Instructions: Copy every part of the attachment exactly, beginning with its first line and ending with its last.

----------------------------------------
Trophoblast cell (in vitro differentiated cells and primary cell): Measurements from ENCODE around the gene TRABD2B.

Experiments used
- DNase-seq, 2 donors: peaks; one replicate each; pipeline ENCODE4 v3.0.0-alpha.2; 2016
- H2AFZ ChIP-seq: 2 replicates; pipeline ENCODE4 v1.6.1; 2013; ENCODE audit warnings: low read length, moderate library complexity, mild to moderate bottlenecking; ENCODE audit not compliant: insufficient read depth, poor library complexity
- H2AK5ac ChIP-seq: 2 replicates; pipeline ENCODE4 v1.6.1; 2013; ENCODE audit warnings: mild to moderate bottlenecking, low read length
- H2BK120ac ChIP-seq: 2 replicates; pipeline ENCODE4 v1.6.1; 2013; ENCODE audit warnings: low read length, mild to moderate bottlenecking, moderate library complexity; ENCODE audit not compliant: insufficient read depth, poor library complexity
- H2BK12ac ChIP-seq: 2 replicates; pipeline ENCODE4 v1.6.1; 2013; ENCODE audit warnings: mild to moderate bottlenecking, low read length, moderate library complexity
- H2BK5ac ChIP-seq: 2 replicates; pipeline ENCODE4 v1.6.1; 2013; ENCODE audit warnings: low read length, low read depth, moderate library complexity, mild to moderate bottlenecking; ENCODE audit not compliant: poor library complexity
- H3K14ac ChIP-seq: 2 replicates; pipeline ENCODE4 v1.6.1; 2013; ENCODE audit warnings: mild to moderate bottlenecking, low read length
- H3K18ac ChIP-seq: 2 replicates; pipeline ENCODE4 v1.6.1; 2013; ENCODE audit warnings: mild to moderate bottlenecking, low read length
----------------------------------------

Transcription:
Trophoblast cell (in vitro differentiated cells and primary cell): Measurements from ENCODE around the gene TRABD2B.

Experiments used
- DNase-seq, 2 donors: peaks; one replicate each; pipeline ENCODE4 v3.0.0-alpha.2; 2016
- H2AFZ ChIP-seq: 2 replicates; pipeline ENCODE4 v1.6.1; 2013; ENCODE audit warnings: low read length, moderate library complexity, mild to moderate bottlenecking; ENCODE audit not compliant: insufficient read depth, poor library complexity
- H2AK5ac ChIP-seq: 2 replicates; pipeline ENCODE4 v1.6.1; 2013; ENCODE audit warnings: mild to moderate bottlenecking, low read length
- H2BK120ac ChIP-seq: 2 replicates; pipeline ENCODE4 v1.6.1; 2013; ENCODE audit warnings: low read length, mild to moderate bottlenecking, moderate library complexity; ENCODE audit not compliant: insufficient read depth, poor library complexity
- H2BK12ac ChIP-seq: 2 replicates; pipeline ENCODE4 v1.6.1; 2013; ENCODE audit warnings: mild to moderate bottlenecking, low read length, moderate library complexity
- H2BK5ac ChIP-seq: 2 replicates; pipeline ENCODE4 v1.6.1; 2013; ENCODE audit warnings: low read length, low read depth, moderate library complexity, mild to moderate bottlenecking; ENCODE audit not compliant: poor library complexity
- H3K14ac ChIP-seq: 2 replicates; pipeline ENCODE4 v1.6.1; 2013; ENCODE audit warnings: mild to moderate bottlenecking, low read length
- H3K18ac ChIP-seq: 2 replicates; pipeline ENCODE4 v1.6.1; 2013; ENCODE audit warnings: mild to moderate bottlenecking, low read length